Review 5 results

Crazy Rich Asians takes rom-com for a luxury ride

Movie review: Crazy Rich Asians Jon M. Chu’s adaptation of the Kevin Kwan bestseller proves money trumps ethnicity and genre is universal as we watch a Romeo and Juliet romance unravel in the middle of Singapore.

Unsane Gets Under the Membrane

Movie review: Unsane Steven Soderbergh brings a fisheye lens and a personality experiment to a thriller set in a psychiatric  centre, where Claire Foy checks her crown for a hospital gown as Sawyer Valentini, an unwilling patient who believes her stalker is to blame.

A direct hit to the head of the NFL

Movie review: Concussion Thanks to a cast that's just as comfortable with comedy as drama, Peter Landesman's forensic examination of the NFL's inaction on head injuries is more than a preachy lesson in institutional denial, it's a gentle testament to the importance of human compassion  

Adios, Buena Vista Social Club

The venerated Cuban act made famous by Ry Cooder's chart-topping recording are on their final tour, but even as octogenarians, the surviving legends send chills through the nervous system By Rod Mickleburgh It was a magical night, mixed with a heavy dose of poignancy, as the vaunted Orquesta Buena Vista Social Club made its final appearance in Vancouver. There will be no more tours. Many of the aging Cuban music stars we got to know and love from Ry Cooder’s venture to Havana in the 1990’s are no longer with us. Only five Buena Vista originals are left, and one of them, the incomparable diva Omara Portuondo, will soon be 85. She could barely walk onto the stage at the Chan Centre. As soon as the music started up, however, her fountain of youth kicked in, transfixing us still with the haunting power of her voice and an aching ability to caress the lyrics. Spanish really is the loving tongue. For most of her short set, we were on our feet, showering her with the adulation ...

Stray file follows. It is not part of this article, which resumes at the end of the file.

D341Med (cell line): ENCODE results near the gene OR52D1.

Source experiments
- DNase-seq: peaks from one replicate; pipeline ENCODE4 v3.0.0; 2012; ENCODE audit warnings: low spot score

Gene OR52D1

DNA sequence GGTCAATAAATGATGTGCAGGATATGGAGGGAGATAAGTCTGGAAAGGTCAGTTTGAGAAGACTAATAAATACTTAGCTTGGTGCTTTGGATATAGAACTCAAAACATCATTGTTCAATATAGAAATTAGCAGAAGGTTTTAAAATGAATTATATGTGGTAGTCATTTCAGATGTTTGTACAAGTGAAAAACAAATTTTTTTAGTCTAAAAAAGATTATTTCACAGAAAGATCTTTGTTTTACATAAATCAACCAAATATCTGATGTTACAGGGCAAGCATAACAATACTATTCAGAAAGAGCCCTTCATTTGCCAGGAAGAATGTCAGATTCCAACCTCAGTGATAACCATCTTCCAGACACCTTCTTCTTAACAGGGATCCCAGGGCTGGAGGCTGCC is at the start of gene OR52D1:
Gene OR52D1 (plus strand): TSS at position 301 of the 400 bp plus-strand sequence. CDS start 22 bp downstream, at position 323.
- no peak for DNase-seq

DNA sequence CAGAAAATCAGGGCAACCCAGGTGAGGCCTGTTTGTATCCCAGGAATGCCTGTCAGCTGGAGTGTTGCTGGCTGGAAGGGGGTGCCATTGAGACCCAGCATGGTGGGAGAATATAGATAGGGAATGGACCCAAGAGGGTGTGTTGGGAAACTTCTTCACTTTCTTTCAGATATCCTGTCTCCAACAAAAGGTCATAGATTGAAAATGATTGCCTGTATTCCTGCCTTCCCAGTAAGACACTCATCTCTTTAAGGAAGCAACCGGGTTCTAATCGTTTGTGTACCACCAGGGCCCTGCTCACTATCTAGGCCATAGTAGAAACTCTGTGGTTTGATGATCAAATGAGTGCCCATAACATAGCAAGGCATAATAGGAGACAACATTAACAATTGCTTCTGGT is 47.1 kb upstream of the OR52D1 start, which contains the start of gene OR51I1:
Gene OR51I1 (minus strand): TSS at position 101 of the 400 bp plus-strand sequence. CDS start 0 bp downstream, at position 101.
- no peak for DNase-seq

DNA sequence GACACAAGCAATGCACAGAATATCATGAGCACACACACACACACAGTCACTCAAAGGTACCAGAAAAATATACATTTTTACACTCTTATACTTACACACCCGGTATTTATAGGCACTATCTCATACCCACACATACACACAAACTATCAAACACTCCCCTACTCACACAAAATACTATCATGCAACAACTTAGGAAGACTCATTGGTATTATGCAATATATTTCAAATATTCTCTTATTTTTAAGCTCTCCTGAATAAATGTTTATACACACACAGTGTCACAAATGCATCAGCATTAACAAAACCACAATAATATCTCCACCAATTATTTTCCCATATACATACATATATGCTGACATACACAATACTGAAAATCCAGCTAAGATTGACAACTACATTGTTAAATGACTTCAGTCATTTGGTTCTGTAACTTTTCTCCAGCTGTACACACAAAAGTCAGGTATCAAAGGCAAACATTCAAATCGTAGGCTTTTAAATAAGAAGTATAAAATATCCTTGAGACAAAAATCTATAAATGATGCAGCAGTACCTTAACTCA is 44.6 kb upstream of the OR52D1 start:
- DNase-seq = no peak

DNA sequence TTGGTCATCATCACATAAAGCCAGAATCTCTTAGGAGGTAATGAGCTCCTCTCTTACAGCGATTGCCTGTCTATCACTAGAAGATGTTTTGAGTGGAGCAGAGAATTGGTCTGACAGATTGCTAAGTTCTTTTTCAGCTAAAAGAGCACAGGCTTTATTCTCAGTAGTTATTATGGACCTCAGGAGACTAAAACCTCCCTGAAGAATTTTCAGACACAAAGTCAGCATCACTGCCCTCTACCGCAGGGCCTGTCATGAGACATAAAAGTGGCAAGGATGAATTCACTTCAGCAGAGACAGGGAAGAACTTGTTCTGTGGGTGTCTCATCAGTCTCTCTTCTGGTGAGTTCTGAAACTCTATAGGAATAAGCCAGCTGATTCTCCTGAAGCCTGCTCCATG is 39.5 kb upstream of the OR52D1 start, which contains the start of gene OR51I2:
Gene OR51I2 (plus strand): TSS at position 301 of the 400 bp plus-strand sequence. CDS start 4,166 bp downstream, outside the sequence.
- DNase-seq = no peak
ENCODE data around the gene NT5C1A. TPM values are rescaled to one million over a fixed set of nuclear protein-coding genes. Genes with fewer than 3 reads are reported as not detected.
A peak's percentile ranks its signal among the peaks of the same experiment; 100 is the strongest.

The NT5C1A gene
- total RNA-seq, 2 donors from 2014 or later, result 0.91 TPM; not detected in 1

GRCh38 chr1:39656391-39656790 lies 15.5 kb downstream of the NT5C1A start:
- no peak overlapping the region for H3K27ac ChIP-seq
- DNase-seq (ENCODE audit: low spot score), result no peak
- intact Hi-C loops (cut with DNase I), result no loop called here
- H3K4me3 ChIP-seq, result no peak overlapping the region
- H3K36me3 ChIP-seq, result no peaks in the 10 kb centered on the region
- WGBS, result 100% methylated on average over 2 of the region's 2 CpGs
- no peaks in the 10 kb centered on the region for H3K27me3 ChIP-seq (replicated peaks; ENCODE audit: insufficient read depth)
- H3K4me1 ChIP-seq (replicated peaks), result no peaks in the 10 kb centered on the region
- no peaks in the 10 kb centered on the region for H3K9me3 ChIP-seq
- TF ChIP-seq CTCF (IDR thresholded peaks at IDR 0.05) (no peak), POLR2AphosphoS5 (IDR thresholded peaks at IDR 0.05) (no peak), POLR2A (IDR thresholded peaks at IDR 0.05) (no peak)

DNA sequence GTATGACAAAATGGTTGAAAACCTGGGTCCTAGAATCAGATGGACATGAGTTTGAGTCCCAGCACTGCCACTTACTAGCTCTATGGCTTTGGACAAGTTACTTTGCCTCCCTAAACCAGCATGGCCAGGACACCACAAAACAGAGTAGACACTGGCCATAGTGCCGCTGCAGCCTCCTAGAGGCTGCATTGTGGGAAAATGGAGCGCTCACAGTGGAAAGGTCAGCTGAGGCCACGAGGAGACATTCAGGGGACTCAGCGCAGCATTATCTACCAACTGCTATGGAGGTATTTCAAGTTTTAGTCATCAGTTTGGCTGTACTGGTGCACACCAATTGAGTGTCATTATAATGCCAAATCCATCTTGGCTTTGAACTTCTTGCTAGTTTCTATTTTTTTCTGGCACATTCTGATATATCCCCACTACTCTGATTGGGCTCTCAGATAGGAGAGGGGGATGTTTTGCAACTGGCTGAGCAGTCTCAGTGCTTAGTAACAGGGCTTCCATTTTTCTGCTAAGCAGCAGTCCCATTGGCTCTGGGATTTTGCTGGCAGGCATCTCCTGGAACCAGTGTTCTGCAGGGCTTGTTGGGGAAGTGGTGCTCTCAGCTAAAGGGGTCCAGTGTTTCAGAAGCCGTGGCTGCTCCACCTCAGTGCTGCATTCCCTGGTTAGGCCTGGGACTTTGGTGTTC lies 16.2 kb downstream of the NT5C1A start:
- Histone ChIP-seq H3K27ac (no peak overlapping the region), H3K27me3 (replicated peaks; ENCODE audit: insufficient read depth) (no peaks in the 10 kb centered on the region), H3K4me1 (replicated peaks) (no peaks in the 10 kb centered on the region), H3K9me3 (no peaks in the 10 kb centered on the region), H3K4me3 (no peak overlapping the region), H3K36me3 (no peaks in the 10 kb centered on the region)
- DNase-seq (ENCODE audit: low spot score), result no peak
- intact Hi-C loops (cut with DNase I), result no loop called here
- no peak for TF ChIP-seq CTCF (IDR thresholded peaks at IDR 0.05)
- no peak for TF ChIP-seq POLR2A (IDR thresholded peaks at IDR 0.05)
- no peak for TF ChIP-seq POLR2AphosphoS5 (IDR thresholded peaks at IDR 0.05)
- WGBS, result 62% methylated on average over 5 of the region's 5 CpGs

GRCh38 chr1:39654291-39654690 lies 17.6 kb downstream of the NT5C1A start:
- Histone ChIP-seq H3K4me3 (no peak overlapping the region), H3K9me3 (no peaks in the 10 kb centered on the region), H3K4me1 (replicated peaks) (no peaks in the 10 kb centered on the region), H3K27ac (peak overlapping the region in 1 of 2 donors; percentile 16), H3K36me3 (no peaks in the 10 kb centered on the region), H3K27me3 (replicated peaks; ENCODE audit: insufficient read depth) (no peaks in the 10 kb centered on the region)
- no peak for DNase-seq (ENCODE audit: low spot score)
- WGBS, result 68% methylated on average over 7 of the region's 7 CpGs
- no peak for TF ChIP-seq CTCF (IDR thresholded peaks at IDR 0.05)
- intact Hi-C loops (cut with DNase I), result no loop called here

Review: Peaches pushes the body politic

The performance artist, composer and electronic musician hit the stage accompanied by dancing labia then took a walk over the crowd encased in a gigantic condom By Katherine Monk October 6, 2015, VANCOUVER, BC -- Katy Perry has dancing sharks. Peaches has dancing labia. There’s a good argument to be made for the merits of each mascot sidekick – an uncoordinated shark made Perry’s Super Bowl performance a viral sensation, and Peaches plushy vulvas have brought the Toronto-raised, Berlin-based performance artist international acclaim as a gender activist with a sense of humor. But even without the shock value of gigantic stuffed genitalia prancing around the stage, there’s a clear difference in showmanship and intent that makes a Peaches show more than a night of entertainment. The woman born Merrill Beth Nisker is able to straddle disparate worlds through her weird mise-en-scene that uses the tricks of arena rock theatrics while mocking their phallocentric ...